5. Sado Exile: Nichiren’s exile to Sado Island off the western coast of Japan from October 1271, immediately following the Tatsunokuchi Persecution on September 12, 1271, through March 1274. ↩︎
  6. According to the traditional Japanese custom of counting a person’s age as 1 year from the day of birth ↩︎
  7. In this letter, the Daishonin writes: “The four debts of gratitude of Buddhism are: 1) the debt of gratitude to be paid to one’s father and mother; 2) the debt of gratitude to be paid to the ruler of the nation; 3) the debt of gratitude to be paid to all living beings; and 4) the debt of gratitude to be paid to the three treasures [the Buddha, the Law, and the Order]” (“The Four Virtues and the Four Debts of Gratitude,” The Writings of Nichiren Daishonin, vol. 2, pp. 636–37). In “On Repaying Debts of Gratitude,” meanwhile, the Daishonin lists the four debts of gratitude as: 1) the debt of gratitude to one’s parents; 2) the debt of gratitude to one’s teacher; 3) the debt of gratitude to the three treasures of Buddhism; and 4) the debt of gratitude to one’s sovereign (see WND-1, 690). ↩︎
  8. In this letter, Nichiren Daishonin writes: “The four virtues are: 1) filial piety toward one’s father and mother; 2) loyalty to one’s lord; 3) courtesy toward one’s friends; and 4) pity and kindness toward those less fortunate than oneself” (WND-2, 636). ↩︎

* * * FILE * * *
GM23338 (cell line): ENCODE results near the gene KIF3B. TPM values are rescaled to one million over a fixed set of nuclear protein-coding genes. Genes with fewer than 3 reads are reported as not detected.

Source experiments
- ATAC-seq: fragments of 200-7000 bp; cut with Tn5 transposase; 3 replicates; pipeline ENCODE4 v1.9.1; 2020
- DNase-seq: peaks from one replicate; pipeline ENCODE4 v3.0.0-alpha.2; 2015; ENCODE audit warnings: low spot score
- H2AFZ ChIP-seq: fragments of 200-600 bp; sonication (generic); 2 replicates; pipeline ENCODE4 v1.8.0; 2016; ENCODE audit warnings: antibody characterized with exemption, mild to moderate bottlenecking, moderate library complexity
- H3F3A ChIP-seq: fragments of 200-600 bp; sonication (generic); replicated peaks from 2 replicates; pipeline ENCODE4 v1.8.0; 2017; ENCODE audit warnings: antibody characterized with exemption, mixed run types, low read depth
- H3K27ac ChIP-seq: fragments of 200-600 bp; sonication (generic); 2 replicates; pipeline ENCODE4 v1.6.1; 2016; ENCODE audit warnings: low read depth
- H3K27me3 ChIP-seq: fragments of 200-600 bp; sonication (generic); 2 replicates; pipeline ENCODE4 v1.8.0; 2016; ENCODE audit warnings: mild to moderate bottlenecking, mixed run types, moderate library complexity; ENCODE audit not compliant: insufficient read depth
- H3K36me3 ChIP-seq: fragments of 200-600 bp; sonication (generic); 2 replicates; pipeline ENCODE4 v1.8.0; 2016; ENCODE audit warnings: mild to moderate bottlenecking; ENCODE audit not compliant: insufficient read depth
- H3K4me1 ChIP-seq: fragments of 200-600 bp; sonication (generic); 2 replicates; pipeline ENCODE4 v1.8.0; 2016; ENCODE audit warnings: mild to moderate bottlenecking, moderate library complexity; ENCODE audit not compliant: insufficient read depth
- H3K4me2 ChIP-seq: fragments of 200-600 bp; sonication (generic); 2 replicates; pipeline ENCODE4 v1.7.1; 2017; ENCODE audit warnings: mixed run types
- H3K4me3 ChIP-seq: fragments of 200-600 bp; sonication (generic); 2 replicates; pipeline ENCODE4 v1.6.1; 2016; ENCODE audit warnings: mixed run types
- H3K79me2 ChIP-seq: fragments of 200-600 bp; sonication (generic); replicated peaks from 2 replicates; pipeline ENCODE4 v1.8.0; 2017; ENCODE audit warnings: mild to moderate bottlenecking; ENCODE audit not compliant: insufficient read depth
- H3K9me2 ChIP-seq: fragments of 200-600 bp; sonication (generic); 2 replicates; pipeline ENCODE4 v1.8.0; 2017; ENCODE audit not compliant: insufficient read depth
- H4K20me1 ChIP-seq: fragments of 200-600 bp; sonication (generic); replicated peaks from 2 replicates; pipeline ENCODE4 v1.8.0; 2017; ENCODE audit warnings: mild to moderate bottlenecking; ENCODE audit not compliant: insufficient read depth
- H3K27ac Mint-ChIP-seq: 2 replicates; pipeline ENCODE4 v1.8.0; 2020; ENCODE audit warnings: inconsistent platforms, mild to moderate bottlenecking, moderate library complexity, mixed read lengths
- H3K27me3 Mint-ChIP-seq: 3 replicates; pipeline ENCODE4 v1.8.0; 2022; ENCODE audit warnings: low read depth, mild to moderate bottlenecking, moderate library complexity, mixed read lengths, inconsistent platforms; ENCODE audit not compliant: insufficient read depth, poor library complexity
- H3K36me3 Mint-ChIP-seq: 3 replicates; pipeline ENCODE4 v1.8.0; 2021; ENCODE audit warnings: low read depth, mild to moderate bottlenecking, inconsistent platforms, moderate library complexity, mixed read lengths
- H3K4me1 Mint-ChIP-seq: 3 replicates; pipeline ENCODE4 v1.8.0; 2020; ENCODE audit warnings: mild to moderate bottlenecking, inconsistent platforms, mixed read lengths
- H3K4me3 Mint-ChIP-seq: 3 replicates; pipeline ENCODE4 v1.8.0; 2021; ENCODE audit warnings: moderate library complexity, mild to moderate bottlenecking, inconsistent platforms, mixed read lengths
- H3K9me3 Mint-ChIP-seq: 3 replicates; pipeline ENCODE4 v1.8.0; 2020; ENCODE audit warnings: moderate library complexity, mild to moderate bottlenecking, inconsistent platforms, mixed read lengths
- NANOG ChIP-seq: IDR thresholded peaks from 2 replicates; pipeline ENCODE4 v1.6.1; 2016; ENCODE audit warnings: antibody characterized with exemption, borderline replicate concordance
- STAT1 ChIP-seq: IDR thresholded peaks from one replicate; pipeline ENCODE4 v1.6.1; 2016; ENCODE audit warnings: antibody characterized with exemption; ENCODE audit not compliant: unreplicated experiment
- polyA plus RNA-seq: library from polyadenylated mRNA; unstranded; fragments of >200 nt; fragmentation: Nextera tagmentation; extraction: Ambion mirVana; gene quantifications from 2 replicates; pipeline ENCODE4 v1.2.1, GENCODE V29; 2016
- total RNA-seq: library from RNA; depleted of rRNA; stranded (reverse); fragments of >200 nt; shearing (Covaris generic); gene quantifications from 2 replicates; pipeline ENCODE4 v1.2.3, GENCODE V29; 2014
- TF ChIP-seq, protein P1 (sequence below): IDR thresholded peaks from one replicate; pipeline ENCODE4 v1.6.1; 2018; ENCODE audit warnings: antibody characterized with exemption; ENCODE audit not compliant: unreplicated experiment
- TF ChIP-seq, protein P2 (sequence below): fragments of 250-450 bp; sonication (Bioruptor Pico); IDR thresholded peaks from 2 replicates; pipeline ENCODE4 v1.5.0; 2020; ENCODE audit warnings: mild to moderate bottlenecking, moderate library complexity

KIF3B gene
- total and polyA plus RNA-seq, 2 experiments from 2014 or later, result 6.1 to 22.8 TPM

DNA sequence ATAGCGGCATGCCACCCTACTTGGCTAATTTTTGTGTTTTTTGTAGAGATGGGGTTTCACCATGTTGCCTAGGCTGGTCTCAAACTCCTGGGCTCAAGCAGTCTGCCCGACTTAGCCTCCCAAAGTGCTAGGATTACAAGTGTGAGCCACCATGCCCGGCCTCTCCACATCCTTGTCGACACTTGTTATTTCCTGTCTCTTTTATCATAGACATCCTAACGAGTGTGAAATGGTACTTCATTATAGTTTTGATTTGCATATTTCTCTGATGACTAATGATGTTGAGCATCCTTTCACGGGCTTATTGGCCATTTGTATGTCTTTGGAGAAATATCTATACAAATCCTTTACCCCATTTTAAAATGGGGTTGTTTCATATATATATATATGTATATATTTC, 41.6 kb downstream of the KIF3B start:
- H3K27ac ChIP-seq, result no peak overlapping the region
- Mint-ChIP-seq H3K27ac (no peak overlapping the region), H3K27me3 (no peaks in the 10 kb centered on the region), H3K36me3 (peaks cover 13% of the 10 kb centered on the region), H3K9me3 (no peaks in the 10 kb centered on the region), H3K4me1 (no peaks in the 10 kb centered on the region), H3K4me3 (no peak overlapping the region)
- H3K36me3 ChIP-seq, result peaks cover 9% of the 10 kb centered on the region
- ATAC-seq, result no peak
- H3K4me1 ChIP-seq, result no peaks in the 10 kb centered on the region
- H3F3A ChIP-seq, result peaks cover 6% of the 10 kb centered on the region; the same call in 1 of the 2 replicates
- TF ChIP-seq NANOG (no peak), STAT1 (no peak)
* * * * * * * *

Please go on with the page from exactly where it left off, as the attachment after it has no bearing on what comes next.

9. Translated from Japanese. Josei Toda, Toda Josei zenshu (Collected Writings of Josei Toda), vol. 1 (Tokyo: Seikyo Shimbunsha, 1981), p. 159. ↩︎
  10. From “Encouragements of the Bodhisattva Universal Worthy,” the 28th chapter of the Lotus Sutra. ↩︎
  11. Nichiren writes, “All those who keep faith in the Lotus Sutra [Nam-myoho-renge-kyo] are most certainly Buddhas” (“The Fourteen Slanders,” WND-1, 756). ↩︎
  12. Many Treasures: A Buddha depicted in the Lotus Sutra. Many Treasures appears, seated within his treasure tower, in order to lend credence to Shakyamuni’s teachings in the sutra. According to “Treasure Tower,” the 11th chapter of the Lotus Sutra, Many Treasures Buddha lives in the World of Treasure Purity in the east. While still engaged in bodhisattva practice, he pledges that, even after entering nirvana, he will appear with his treasure tower in order to attest to the validity of the Lotus Sutra, wherever it might be taught. ↩︎
  13. Ceremony in the Air: One of the three assemblies described in the Lotus Sutra, in which the entire gathering is suspended in space above the saha world. It extends from “The Emergence of the Treasure Tower,” the 11th chapter, to “Entrustment,” the 22nd chapter. The heart of this ceremony is the emergence of the treasure tower from the earth and Shakyamuni entrusting the Bodhisattvas of the Earth, led by Bodhisattva Supreme Practice, with the propagation of the essence of the Lotus Sutra in the evil latter age after his passing. ↩︎